Logan's Run made its high-definition debut on Blu-Ray disc last winter, but I only just got my hands on the disc over the past weekend. I've always enjoyed the movie and I was eager to replace my old 1998 MGM disc.
Sometime in the distant future, after a great global catastrophe, humanity lives in sealed, domed cities where their every need is met, and life is devoted to sybaritic pleasures. There's one catch, though - at age 30, each citizen must undergo the rite of Carousel where they are killed, supposedly to be renewed - presumably reincarnated - into a newborn life.
Some people don't have much faith in the whole "renewal" concept, and instead decide to try and avoid their fate by running away to someplace outside the domes that they call "Sanctuary." These "runners" are hunted and terminated by a special, armed force known as Sandmen. One of these Sandmen, Logan 5 (Michael York, The island of Doctor Moreau) is ordered by the computer intelligence that runs the city to infiltrate the runners, find "Sanctuary," and destroy it. Using a young woman named Jessica 6 (Jenny Agutter, An American Werewolf in London) to win the trust of the runners, he begins his search - only to find himself questioning the system, falling in love, and being hunted by his best friend.
Directed by Michael Anderson (The Martian Chronicles, Millennium), Logan's Run is very much a product of its era, and while much of it may seem dated today, it was clearly an expensive, seriously-intended science fiction effort on the part of the studio and filmmakers.
Somewhat loosely based on a novel by George Clayton Johnson and William F. Nolan, the film is an entertaining futuristic adventure with good performances by York and the lovely Agutter, and a particularly delightful thespic turn by Peter Ustinov. It further benefits from charming, old-school, hand-crafted special effects (the movie was produced just one year before the effects revolution inaugurated by Star Wars), and some imaginative production design. Jerry Goldsmith's musical score is also innovative, with a fascinating melding of electronic tonalities with symphonic themes.
Logan's Run isn't without its flaws, but it's a fun movie. The film was popular enough in its day to spawn a Marvel Comics series, a single-season television show, and a couple of sequel novels by Nolan, and it's fondly remembered by more than a few old fanboys like myself.
Warners' Blu-Ray disc is a significant improvement over the 1998 MGM DVD I own, with a razor-sharp, color-balanced transfer that is utterly devoid of specks or other imperfections. Presented in 1080p 2.40:1 widescreen, the disc apparently uses the same source material as the 2007 Warners DVD, and it looks absolutely stunning in high-def. Ported over from the '07 DVD is an audio commentary track by director Anderson, star York and costume designer Bill Thomas. There's also a vintage promotional featurette and the original theatrical trailer.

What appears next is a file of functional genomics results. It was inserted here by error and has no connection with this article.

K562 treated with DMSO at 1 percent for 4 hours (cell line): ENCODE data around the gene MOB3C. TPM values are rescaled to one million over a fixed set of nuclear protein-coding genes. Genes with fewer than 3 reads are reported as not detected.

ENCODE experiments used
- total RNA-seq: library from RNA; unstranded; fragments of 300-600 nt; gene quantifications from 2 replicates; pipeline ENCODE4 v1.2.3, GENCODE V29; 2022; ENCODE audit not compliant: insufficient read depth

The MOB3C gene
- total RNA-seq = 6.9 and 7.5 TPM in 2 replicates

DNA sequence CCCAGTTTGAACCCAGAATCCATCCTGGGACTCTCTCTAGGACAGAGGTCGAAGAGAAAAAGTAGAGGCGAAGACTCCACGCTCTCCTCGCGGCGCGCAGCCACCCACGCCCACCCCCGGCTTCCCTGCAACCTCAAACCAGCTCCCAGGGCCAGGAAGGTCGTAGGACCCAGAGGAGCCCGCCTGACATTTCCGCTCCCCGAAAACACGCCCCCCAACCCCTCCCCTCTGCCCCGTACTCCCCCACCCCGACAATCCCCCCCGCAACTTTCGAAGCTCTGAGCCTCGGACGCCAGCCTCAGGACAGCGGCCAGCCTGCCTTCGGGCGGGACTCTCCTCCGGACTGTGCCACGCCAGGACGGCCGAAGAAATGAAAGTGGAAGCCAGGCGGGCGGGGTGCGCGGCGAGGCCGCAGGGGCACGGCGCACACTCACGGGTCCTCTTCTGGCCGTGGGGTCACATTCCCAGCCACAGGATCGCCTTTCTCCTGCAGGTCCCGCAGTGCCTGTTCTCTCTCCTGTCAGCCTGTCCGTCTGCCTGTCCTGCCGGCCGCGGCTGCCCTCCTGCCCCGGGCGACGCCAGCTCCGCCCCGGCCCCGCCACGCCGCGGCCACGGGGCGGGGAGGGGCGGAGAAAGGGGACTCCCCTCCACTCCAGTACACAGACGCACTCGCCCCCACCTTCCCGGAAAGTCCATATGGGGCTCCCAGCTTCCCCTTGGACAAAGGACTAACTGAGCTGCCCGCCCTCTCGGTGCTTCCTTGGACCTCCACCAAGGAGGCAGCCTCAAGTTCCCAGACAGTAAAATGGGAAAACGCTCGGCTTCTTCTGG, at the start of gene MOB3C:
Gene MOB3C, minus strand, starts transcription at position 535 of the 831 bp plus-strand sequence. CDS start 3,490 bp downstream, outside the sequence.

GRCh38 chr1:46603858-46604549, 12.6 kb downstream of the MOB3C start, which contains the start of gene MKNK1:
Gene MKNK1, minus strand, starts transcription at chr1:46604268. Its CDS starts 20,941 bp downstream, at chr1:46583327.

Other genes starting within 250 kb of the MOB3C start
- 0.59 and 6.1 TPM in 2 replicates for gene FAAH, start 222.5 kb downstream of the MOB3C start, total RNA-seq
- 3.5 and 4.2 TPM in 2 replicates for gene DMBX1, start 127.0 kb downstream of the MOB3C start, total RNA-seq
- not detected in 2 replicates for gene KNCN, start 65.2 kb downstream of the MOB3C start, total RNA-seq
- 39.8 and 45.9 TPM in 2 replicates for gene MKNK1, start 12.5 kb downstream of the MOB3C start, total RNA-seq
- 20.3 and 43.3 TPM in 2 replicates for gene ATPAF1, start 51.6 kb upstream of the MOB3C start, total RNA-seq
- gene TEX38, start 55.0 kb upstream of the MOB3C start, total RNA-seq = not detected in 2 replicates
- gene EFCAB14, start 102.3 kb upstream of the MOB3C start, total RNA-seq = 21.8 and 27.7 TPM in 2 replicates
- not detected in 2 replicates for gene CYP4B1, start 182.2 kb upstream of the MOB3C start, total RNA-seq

Logan's Run is a minor classic of 1970's science fiction cinema, and the Blu-Ray is the best home video presentation of the film to date. Considering that it retails for around ten bucks, every self-respecting vintage SF fan should consider adding it to their HD library.
Flash Gordon (1980) Blu-Ray over the holiday. This new HD edition is, to all intents and purposes, identical to Universal's 2007 "Saviour of the Universe Edition" DVD in every way but technically. You can read my review of that DVD edition here.
Where this edition differs from that previous DVD release is in format, obviously. The new Universal Blu-Ray disc sports a stunning, high-definition, 1080p 2.35:1 widescreen transfer, apparently from the same, remastered 2007 source, and as gorgeous as that looked, it benefits further from the bump up to HD. The colors are vibrant, detail is astounding, and the presentation looks superior to any previous home video releases, and light-years better than it did in theaters in 1980. Audio options are a robust 5.1 DTS Master Audio and 2.0 Dolby Digital. Bonus features are identical to the "Saviour of the Universe" DVD - interviews with screenwriter Lorenzo Semple, Jr. and comic book artist/FLASH-fan Alex Ross, the original theatrical trailer and the complete first chapter of the 1936 Flash Gordon movie serial with Buster Crabbe and Charles Middleton. Well, it doesn't include the "teaser" for the abominable short-lived SyFy Flash Gordon television series that was on the '07 DVD, nor the Alex Ross art cards that were included in the DVD, but otherwise, the supplements are the same.
As Flash Gordon is one of my all-time personal favorites (and I don't need to justify myself to you, mister), upgrading to Blu-Ray was pretty much inevitable. If you're a fan of the film and are HD-equipped, you'll probably want to pick it up, too - especially if you don't already own the "Saviour" DVD from three years ago. It's the best home video version of the movie to date.